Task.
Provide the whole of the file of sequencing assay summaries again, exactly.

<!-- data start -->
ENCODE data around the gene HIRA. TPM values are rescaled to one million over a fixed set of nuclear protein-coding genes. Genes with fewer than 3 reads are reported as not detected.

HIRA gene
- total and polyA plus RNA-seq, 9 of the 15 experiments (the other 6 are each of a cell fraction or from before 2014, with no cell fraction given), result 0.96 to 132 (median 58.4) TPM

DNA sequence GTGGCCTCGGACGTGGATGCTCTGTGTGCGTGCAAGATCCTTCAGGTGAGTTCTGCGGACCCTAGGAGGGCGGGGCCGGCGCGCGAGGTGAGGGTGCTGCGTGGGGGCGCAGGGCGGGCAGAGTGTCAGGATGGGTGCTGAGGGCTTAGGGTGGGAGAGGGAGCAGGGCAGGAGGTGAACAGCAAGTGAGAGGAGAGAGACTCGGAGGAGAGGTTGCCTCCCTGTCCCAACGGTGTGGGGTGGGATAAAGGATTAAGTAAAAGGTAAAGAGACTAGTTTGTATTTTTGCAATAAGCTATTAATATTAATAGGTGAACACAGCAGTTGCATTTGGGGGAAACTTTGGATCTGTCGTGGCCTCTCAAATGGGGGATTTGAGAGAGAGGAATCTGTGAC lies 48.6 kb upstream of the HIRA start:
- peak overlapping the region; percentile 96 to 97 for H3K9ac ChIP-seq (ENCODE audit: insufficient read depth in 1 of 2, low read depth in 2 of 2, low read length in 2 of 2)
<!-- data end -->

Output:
ENCODE data around the gene HIRA. TPM values are rescaled to one million over a fixed set of nuclear protein-coding genes. Genes with fewer than 3 reads are reported as not detected.

HIRA gene
- total and polyA plus RNA-seq, 9 of the 15 experiments (the other 6 are each of a cell fraction or from before 2014, with no cell fraction given), result 0.96 to 132 (median 58.4) TPM

DNA sequence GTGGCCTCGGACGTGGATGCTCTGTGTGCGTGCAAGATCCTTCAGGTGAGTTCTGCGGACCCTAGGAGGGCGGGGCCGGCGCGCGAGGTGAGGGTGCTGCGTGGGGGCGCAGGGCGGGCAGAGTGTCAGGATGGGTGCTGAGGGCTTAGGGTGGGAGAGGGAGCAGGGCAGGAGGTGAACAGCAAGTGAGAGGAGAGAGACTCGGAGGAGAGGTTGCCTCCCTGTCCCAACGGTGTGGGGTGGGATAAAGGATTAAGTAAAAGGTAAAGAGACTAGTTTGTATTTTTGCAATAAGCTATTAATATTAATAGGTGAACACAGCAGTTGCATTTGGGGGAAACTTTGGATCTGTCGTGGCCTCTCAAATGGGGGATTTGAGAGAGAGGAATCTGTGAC lies 48.6 kb upstream of the HIRA start:
- peak overlapping the region; percentile 96 to 97 for H3K9ac ChIP-seq (ENCODE audit: insufficient read depth in 1 of 2, low read depth in 2 of 2, low read length in 2 of 2)